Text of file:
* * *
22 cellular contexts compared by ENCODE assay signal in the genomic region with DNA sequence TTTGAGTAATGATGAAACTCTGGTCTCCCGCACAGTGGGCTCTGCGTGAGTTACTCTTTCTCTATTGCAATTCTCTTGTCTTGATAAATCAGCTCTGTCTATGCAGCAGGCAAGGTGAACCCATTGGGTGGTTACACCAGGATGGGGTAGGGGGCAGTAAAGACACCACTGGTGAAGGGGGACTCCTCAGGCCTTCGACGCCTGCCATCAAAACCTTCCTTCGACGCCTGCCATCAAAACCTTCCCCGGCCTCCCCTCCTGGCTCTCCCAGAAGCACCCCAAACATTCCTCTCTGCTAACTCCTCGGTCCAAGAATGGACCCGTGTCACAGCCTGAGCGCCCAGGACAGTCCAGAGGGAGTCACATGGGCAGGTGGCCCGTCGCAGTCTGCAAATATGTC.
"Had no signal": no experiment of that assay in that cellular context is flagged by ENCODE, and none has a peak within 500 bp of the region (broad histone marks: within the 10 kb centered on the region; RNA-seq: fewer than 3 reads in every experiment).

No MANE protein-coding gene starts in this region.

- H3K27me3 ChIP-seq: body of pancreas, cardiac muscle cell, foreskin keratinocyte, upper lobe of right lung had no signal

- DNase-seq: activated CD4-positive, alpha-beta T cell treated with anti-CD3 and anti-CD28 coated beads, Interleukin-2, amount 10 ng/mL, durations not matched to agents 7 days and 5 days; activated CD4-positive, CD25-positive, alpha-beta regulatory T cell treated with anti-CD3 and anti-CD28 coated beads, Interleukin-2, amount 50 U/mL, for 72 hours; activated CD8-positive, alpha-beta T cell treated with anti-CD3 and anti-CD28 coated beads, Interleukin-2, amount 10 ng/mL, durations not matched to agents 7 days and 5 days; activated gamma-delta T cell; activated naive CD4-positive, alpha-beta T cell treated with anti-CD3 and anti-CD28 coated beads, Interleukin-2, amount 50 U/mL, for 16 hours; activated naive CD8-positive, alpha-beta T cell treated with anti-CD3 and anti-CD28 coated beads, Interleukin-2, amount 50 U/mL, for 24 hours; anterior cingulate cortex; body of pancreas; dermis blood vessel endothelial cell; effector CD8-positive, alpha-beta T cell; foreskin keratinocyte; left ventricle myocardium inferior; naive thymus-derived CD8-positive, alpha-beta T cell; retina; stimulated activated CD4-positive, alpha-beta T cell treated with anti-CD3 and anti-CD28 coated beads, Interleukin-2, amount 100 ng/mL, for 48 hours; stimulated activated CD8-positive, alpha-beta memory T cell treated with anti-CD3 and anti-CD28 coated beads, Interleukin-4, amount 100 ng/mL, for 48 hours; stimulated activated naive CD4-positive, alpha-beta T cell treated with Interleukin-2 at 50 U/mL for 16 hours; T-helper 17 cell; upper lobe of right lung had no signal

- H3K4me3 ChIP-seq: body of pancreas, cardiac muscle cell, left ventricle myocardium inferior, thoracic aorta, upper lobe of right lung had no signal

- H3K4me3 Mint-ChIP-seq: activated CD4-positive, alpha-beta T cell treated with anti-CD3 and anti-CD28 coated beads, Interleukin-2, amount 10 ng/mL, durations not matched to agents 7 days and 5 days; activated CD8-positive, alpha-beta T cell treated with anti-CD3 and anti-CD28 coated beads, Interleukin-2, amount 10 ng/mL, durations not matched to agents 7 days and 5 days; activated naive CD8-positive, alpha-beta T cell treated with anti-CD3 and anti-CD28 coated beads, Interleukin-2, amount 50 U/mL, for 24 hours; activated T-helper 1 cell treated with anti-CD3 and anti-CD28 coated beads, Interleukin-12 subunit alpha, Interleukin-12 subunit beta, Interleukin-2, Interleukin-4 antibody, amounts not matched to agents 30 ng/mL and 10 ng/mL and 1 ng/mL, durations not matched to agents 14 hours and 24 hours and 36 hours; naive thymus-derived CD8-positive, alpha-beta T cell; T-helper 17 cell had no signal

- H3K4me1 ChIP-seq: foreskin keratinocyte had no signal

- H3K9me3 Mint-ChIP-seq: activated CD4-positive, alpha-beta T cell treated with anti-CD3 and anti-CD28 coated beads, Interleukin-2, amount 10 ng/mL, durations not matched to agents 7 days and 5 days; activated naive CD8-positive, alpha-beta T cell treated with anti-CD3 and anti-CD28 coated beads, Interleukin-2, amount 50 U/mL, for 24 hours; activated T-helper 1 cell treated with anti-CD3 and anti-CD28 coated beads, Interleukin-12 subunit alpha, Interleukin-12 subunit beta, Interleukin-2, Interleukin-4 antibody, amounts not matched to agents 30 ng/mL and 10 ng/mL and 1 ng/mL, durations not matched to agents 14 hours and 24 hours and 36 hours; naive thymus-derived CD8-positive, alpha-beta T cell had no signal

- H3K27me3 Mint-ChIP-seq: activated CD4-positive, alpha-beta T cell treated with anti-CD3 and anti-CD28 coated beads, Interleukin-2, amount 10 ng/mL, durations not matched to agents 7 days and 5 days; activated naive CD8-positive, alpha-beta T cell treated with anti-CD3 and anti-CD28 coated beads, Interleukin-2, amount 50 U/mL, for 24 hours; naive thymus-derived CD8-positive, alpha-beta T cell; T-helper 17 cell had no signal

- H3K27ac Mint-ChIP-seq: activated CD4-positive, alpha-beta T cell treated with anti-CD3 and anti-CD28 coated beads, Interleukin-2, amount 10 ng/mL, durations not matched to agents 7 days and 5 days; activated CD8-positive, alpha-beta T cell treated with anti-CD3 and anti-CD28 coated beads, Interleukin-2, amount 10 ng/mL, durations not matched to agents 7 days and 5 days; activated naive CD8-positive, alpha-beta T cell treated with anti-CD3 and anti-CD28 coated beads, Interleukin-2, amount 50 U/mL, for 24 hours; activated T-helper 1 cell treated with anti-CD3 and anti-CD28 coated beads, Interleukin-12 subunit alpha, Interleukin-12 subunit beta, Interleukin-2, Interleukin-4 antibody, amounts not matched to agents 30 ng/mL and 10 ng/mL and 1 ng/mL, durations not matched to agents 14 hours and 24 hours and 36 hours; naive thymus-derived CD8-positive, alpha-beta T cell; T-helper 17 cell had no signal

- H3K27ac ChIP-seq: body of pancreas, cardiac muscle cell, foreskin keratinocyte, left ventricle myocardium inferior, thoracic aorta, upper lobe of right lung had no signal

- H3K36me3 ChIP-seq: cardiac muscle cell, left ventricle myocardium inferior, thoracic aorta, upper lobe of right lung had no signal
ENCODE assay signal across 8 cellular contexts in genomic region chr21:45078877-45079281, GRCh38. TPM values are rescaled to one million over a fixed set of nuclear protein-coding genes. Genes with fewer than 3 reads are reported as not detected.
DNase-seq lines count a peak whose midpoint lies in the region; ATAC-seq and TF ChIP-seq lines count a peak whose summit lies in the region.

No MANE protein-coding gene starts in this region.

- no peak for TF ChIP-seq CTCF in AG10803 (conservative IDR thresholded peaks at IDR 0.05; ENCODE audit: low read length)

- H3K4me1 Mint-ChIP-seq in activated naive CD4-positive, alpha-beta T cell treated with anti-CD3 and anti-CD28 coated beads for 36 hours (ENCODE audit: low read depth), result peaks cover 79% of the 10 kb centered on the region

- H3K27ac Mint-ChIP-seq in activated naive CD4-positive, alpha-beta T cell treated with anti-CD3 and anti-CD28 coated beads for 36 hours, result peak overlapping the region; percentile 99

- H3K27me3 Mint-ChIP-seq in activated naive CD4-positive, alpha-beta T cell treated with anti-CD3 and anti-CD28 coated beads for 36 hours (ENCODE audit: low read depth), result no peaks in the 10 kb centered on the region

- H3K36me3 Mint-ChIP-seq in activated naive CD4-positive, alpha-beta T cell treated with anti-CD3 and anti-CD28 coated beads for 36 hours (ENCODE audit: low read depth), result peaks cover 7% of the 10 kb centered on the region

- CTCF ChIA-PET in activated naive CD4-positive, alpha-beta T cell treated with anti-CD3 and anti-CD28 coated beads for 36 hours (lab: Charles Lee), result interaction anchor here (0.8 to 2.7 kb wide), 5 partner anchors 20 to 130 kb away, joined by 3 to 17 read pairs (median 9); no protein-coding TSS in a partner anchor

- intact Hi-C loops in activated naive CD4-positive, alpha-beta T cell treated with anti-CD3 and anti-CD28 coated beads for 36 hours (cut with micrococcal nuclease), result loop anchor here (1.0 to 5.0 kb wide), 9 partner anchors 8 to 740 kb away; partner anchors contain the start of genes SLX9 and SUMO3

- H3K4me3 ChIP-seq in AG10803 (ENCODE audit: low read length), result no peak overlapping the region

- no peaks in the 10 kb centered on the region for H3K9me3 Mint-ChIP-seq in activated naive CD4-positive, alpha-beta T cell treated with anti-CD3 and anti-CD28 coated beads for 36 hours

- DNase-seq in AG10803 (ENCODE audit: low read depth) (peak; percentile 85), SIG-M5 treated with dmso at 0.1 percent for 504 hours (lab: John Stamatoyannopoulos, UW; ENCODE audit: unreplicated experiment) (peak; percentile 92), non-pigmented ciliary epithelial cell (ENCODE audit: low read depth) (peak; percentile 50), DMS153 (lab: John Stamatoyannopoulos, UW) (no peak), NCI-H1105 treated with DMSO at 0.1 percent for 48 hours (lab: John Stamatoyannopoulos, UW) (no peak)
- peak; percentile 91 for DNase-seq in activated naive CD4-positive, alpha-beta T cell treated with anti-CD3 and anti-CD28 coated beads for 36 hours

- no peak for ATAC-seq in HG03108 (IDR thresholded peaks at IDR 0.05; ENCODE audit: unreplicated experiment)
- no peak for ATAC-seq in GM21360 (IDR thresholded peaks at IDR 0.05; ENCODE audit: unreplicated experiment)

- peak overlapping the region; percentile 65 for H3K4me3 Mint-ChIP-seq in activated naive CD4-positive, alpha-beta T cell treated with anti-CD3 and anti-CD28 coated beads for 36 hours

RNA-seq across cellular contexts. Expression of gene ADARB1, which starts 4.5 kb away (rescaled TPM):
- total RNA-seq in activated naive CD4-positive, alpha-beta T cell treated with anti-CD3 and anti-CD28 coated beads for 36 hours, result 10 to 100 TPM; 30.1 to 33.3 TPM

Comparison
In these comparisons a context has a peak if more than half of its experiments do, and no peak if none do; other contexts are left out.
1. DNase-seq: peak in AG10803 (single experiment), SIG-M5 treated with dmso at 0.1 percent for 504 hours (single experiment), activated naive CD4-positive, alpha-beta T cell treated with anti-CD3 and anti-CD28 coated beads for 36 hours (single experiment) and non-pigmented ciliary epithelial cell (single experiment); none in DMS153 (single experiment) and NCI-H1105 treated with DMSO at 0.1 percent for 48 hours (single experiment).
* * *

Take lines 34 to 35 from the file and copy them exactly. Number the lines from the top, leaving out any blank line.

In these comparisons a context has a peak if more than half of its experiments do, and no peak if none do; other contexts are left out.
1. DNase-seq: peak in AG10803 (single experiment), SIG-M5 treated with dmso at 0.1 percent for 504 hours (single experiment), activated naive CD4-positive, alpha-beta T cell treated with anti-CD3 and anti-CD28 coated beads for 36 hours (single experiment) and non-pigmented ciliary epithelial cell (single experiment); none in DMS153 (single experiment) and NCI-H1105 treated with DMSO at 0.1 percent for 48 hours (single experiment).